Ramadan is the month in the Islamic calendar when the Qur’an was revealed to the prophet Muhammad (PBUH). During the month, Muslims abstain from all sensory pleasures (like food and drink, sex, TV and music) from dawn to dusk. The time is centred on prayer, the Qur’an, deep mindfulness and spiritual reflection. The duration of fasting varies from 13 to 18 hours a day, depending on the daylight times in a country.
Muslims believe that fasting helps to develop their submission to God, empathy with the poor and repentance for past sins. Registered dietitian, Dr Nazeeia Sayed, spoke to Faaizah Laher, also a registered dietitian and a spokesperson for the Association for Dietetics in South Africa, about the healthiest approach to the fast.
What does fasting do to your body?
During fasting, meal schedules, fluid intake, and sleep and wake times are altered. This causes physiological, biochemical and metabolic changes in the body. The adaptability to these changes depends on the types and quantity of foods and drinks that are consumed during the month.
During Ramadan, as at any other time, a person should eat a balanced diet. A balanced meal approach consisting of lean proteins, whole grain starches, vegetables, fruits, and heart healthy fats will allow individuals to experience a reduction in body weight, body fat, blood pressure and anxiety levels. A reduction in inflammation and blood lipid levels is good for heart health. A balanced diet is a healthy, non-pharmacological way of minimising risk factors such as indigestion, dehydration and constipation but still improving health.
Why is it important to consider what foods and drinks you start and break your fast with?
The Ramadan cornerstone is to practise mindfulness, discipline and control. It is a great time to reset and learn better nutrition habits. The eating and drinking window in the day is fairly small. Eating slowly, and reading hunger and fullness cues, are important to prevent discomfort. Meals can also be broken up into two smaller evening meals instead of one big meal.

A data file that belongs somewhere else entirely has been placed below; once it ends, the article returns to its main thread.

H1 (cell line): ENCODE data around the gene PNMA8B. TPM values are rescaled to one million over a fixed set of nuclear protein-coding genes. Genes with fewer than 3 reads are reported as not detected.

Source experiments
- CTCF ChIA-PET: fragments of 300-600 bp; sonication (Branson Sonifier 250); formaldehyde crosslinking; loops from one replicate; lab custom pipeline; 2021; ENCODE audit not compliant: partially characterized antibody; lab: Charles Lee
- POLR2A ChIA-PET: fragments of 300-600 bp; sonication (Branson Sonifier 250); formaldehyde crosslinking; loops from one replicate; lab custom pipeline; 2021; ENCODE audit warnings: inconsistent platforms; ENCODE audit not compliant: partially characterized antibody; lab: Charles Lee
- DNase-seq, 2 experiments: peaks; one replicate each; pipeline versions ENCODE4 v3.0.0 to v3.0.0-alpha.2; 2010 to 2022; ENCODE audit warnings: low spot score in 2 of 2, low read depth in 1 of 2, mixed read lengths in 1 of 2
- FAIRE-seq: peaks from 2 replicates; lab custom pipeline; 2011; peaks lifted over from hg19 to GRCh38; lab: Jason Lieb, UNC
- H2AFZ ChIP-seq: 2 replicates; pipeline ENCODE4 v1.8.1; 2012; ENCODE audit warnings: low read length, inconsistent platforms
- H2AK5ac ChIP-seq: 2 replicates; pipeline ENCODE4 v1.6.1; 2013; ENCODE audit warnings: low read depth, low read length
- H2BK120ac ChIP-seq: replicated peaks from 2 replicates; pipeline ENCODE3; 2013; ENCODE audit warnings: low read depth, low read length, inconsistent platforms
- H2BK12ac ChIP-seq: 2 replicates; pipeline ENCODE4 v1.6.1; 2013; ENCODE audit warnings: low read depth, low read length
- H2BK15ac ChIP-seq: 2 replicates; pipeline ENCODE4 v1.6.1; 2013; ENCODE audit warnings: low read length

Huge meals that are high in fat and sugar can lead to health issues such as high blood pressure, indigestion, nausea and constipation or aggravate existing problems. Focus on healthier cooking methods such as grilling, baking, air frying or stewing instead of deep fat frying and oily meals. Oily meals cause indigestion, sluggishness, fatigue and weight gain.
Hydrating well will prevent headaches, urinary tract infections and dizziness. Focus on fluids that are low in sugar, avoid fizzy drinks and caffeine, and opt for water or smaller portions of fruit juices.
Healthy eating is important, as a strong, healthy body can help an individual stand longer for prayers, fast with better strength and feel less of an energy drain.
What are the best foods and drinks to begin and end the daily fast?
The suhoor meal (before the fast begins at dawn) needs to give a person strength, vitality and sustainability. Foods should be wholesome and filling. This meal is the primary source of fuel for the day. A filling, wholesome meal will help to prevent craving during the day.
Instead of sugary cereals, it’s best to eat a meal that is high in fibre and protein. Some examples include:
- An oats smoothie with fruit, milk and yoghurt, oats, seeds and honey
- Wholewheat toast with mushrooms and scrambled eggs
- Granola, yoghurt, honey and fruit; add a boiled egg for extra protein
- Cooked oats with apple, cinnamon, milk and honey
- Talbina (barley) with nuts, milk and fruit
- Tuna on toast with a glass of milk.
The iftar meal at the end of the day needs to give balance and help to recharge the body after many hours of fasting. It is important to eat mindfully and slowly. Dates are an ideal food to break the fast with as they are easily digested, contain soluble fibre and enable a slower start to the iftar meal than starting with food.
Avoid fizzy and sugary drinks at iftar. Salty and sweet foods can cause indigestion, fatigue and thirst. The meal should include the different food groups.
- Proteins: lean meat, yoghurt, milk, beans, lentils, fish.
- Carbohydrates: wholewheat or unrefined options are better – brown rice, wholewheat roti or pita, starchy vegetables like potato, sweet potato, butternut or pumpkin, wholewheat pasta or crushed wheat and oats added to soups.
- Fats: avocado or olive oil-based dressing, olives
- Vegetables: a colourful mix of vegetables, cooked or raw
- Fruits: whole, with the skin on and no sugar added is the best option.
This article was first published by The Conversation.